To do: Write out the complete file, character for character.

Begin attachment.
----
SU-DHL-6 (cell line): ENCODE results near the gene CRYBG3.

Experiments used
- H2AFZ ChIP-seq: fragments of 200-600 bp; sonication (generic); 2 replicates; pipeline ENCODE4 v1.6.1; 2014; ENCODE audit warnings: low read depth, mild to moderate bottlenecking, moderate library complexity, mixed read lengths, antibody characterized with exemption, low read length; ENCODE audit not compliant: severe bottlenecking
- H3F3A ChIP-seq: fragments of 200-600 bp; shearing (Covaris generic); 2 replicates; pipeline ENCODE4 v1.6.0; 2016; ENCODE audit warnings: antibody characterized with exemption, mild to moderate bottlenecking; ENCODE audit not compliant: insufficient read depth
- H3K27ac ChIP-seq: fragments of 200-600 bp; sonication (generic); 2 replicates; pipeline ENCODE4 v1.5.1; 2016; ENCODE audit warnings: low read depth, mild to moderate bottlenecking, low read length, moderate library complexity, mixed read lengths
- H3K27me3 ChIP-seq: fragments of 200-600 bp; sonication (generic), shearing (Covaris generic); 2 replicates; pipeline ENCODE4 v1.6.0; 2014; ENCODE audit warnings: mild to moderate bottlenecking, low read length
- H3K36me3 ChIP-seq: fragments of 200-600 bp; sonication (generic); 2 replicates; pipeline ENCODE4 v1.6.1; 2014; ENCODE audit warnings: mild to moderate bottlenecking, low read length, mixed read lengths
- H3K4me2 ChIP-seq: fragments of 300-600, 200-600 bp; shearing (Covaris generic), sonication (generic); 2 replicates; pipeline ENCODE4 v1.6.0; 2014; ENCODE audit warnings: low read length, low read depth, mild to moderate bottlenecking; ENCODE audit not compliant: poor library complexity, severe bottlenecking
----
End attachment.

SU-DHL-6 (cell line): ENCODE results near the gene CRYBG3.

Experiments used
- H2AFZ ChIP-seq: fragments of 200-600 bp; sonication (generic); 2 replicates; pipeline ENCODE4 v1.6.1; 2014; ENCODE audit warnings: low read depth, mild to moderate bottlenecking, moderate library complexity, mixed read lengths, antibody characterized with exemption, low read length; ENCODE audit not compliant: severe bottlenecking
- H3F3A ChIP-seq: fragments of 200-600 bp; shearing (Covaris generic); 2 replicates; pipeline ENCODE4 v1.6.0; 2016; ENCODE audit warnings: antibody characterized with exemption, mild to moderate bottlenecking; ENCODE audit not compliant: insufficient read depth
- H3K27ac ChIP-seq: fragments of 200-600 bp; sonication (generic); 2 replicates; pipeline ENCODE4 v1.5.1; 2016; ENCODE audit warnings: low read depth, mild to moderate bottlenecking, low read length, moderate library complexity, mixed read lengths
- H3K27me3 ChIP-seq: fragments of 200-600 bp; sonication (generic), shearing (Covaris generic); 2 replicates; pipeline ENCODE4 v1.6.0; 2014; ENCODE audit warnings: mild to moderate bottlenecking, low read length
- H3K36me3 ChIP-seq: fragments of 200-600 bp; sonication (generic); 2 replicates; pipeline ENCODE4 v1.6.1; 2014; ENCODE audit warnings: mild to moderate bottlenecking, low read length, mixed read lengths
- H3K4me2 ChIP-seq: fragments of 300-600, 200-600 bp; shearing (Covaris generic), sonication (generic); 2 replicates; pipeline ENCODE4 v1.6.0; 2014; ENCODE audit warnings: low read length, low read depth, mild to moderate bottlenecking; ENCODE audit not compliant: poor library complexity, severe bottlenecking